George K. Francis and Jeffrey R. Weeks- Conway’s ZIP Proof

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  Conway’s ZIP Proof George K. Francis Jeffrey R. Weeks December 28, 2000 Surfaces arise naturally in many different forms, in branches of mathematics ranging from complex analysis to dynamical systems. The Classification Theorem, known since the 1860’s, asserts that all closed surfaces, despite their diverse origins and seemingly diverse forms, are topologically equivalent to spheres with some number of handles or crosscaps (to be defined below). The proofs found in most modern textbooks follow that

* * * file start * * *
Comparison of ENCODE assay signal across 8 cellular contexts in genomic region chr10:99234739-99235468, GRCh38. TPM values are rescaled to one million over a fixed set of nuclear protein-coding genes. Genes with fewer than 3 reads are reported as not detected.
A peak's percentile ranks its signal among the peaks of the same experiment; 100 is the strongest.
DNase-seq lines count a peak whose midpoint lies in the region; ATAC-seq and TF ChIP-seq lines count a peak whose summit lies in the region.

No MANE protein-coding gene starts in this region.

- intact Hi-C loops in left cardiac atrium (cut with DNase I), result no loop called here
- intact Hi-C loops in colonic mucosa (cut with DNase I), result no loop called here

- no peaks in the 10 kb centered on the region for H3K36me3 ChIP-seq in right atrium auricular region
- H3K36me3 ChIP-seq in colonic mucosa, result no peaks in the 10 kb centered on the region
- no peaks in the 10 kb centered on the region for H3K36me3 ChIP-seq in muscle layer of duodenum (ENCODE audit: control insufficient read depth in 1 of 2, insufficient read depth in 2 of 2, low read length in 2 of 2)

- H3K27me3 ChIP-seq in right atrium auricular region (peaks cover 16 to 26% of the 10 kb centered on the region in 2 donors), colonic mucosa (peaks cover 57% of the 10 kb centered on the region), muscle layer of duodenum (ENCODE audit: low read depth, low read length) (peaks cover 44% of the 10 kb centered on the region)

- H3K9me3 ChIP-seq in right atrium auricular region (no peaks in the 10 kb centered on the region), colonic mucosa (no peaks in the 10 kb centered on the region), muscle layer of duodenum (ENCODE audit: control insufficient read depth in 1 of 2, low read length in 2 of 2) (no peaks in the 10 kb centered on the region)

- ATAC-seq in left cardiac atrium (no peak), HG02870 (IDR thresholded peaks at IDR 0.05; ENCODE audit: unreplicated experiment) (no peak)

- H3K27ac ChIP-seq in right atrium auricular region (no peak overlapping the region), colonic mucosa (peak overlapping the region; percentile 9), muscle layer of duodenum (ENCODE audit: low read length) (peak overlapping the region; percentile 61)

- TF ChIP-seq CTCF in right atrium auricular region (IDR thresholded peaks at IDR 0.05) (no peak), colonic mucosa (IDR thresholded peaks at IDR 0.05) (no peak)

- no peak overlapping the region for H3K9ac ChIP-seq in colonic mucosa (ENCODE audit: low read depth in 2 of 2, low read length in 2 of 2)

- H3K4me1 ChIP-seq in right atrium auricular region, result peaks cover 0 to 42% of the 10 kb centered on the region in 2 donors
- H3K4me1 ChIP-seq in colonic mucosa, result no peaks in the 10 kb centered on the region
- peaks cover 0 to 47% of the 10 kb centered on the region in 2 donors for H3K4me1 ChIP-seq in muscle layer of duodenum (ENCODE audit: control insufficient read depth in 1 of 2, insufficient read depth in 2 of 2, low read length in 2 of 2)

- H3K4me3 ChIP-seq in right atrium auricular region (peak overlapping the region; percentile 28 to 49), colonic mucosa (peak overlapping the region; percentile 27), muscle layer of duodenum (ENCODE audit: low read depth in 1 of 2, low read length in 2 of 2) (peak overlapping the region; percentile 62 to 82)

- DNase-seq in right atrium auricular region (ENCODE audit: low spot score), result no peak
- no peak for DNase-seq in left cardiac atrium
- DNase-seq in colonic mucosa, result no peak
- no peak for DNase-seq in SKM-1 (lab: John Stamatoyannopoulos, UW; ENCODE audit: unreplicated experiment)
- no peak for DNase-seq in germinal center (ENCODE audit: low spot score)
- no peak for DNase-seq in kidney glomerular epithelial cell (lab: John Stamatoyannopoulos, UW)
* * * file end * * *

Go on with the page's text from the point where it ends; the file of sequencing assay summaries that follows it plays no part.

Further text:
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  Conway’s ZIP Proof  George K. Francis Jeffrey R. WeeksDecember 28, 2000 Surfaces arise naturally in many different forms, in branches of mathematicsranging from complex analysis to dynamical systems. The Classification Theo-rem, known since the 1860’s, asserts that all closed surfaces, despite their diversesrcins and seemingly diverse forms, are topologically equivalent to spheres withsome number of handles or crosscaps (to be defined below). The proofs foundin most modern textbooks follow that of Seifert and Threlfall [5]. Seifert andThrelfall’s proof, while satisfyingly constructive, requires that a given surfacebe brought into a somewhat artificial standard form. Here we present a com-pletely new proof, discovered by John H. Conway in about 1992, which retainsthe constructive nature of [5] while eliminating the irrelevancies of the standardform. Conway calls it his Zero Irrelevancy Proof, or “ZIP proof”, and asks thatit always be called by this name, remarking that “otherwise there’s a real dangerthat its srcin would be lost, since everyone who hears it immediately regardsit as the obvious proof”. We trust that Conway’s ingenious proof will replacethe customary textbook repetition of Seifert-Threlfall in favor of a lighter, fat-free nouvelle cuisine approach that retains all the classical flavor of elementarytopology.We work in the realm of topology, where surfaces may be freely stretched anddeformed. For example, a sphere and an ellipsoid are topologically equivalent,because one may be smoothly deformed into the other. But a sphere and adoughnut surface are topologically different, because no such deformation ispossible. All the figures in the present article depict deformations of surfaces.For example, the square with two holes in Figure 1A is topologically equivalentto the square with two tubes (1B), because one may be deformed to the other.More generally, two surfaces are considered equivalent, or homeomorphic , if andonly if one may be mapped onto the other in a continuous, one-to-one fashion.That is, it’s the final equivalence that counts, whether or not it was obtainedvia a deformation.1  Figure 1. HandleFigure 2. Crosshandle Let us introduce the primitive topological features in terms of zippers or“zip-pairs”, a zip being half a zipper. Figure 1A shows a surface with two bound-ary circles, each with a zip. Zip the zips, and the surface acquires a handle (1D).If we reverse the direction of one of the zips (2A), then one of the tubes must“pass through itself” (2B) to get the zip orientations to match. Figure 2B showsthe self-intersecting tube with a vertical slice temporarily removed, so the readermay see its structure more easily. Zipping the zips (2C) yields a crosshandle (2D). This picture of a crosshandle contains a line of self-intersection. The self-intersection is an interesting feature of the surface’s placement in 3-dimensionalspace, but has no effect on the intrinsic topology of the surface itself. Figure 3. CapFigure 4. Crosscap If the zips occupy two halves of a single boundary circle (Figure 3A), andtheir orientations are consistent, then we get a cap (3C), which is topologicallytrivial (3D) and won’t be considered further. If the zip orientations are in-consistent (4A), the result is more interesting. We deform the surface so that2  corresponding points on the two zips lie opposite one another (4B), and beginzipping. At first the zipper head moves uneventfully upward (4C), but uponreaching the top it starts downward, zipping together the “other two sheets”and creating a line of self-intersection. As before, the self-intersection is merelyan artifact of the model, and has no effect on the intrinsic topology of the sur-face. The result is a crosscap (4D), shown here with a cut-away view to makethe self-intersections clearer.The preceding constructions should make the concept of a surface clear tonon-specialists. Specialists may note that our surfaces are compact, and mayhave boundary. Comment. A surface is not  assumed to be connected. Comment. Figure 5 shows an example of a triangulated surface. All surfacesmay be triangulated, but the proof [4] is difficult. Instead we may consider theClassification Theorem to be a statement about surfaces that have already beentriangulated. Definition. A perforation  is what’s left when you remove an open disk from asurface. For example, Figure 1A shows a portion of a surface with two perfora-tions. Definition. A surface is ordinary  if it is homeomorphic to a finite collectionof spheres, each with a finite number of handles, crosshandles, crosscaps, andperforations. Classification Theorem (preliminary version) Every surface is ordinary.Proof: Begin with an arbitrary triangulated surface. Imagine it as a patchworkquilt, only instead of imagining traditional square patches of material held to-gether with stitching, imagine triangular patches held together with zip-pairs(Figure 5). Unzip all the zip-pairs, and the surface falls into a collection of triangles with zips along their edges. This collection of triangles is an ordinarysurface, because each triangle is homeomorphic to a sphere with a single perfo-ration. Now re-zip one zip to its srcinal mate. It’s not hard to show that theresulting surface must again be ordinary, but for clarity we postpone the detailsto Lemma 1. Continue re-zipping the zips to their srcinal mates, one pair ata time, noting that at each step Lemma 1 ensures that the surface remains or-dinary. When the last zip-pair is zipped, the srcinal surface is restored, and isseen to be ordinary. 2 3  Figure 5. Install a zip-pair alongeach edge of the triangulation,unzip them all, and then re-zipthem one at a time.Figure 6. These zips only par-tially occupy the boundary cir-cles, so zipping them yields ahandle with a puncture. Lemma 1 Consider a surface with two zips attached to portions of its bound-ary. If the surface is ordinary before the zips are zipped together, it is ordinary afterwards as well.Proof: First consider the case that each of the two zips completely occupies aboundary circle. If the two boundary circles lie on the same connected com-ponent of the surface, then the surface may be deformed so that the boundarycircles are adjacent to one another, and zipping them together converts theminto either a handle (Figure 1) or a crosshandle (Figure 2), according to theirrelative orientation. If the two boundary circles lie on different connected com-ponents, then zipping them together joins the two components into one.Next consider the case that the two zips share a single boundary circle, whichthey occupy completely. Zipping them together creates either a cap (Figure 3)or a crosscap (Figure 4), according to their relative orientation.Finally, consider the various cases in which the zips needn’t completely oc-cupy their boundary circle(s), but may leave gaps. For example, zipping togetherthe zips in Figure 6A converts two perforations into a handle with a perfora-tion on top (6B). The perforation may then be slid free of the handle (6C,6D).Returning to the general case of two zips that needn’t completely occupy theirboundary circle(s), imagine that those two zips retain their normal size, whileall other zips shrink to a size so small that we can’t see them with our eyeglassesoff. This reduces us (with our eyeglasses still off!) to the case of two zips that do completely occupy their boundary circle(s), so we zip them and obtain ahandle, crosshandle, cap, or crosscap, as illustrated in Figures 1–4. When weput our eyeglasses back on, we notice that the surface has small perforations aswell, which we now restore to their srcinal size. 2 The following two lemmas express the relationships among handles, crosshan-dles, and crosscaps.4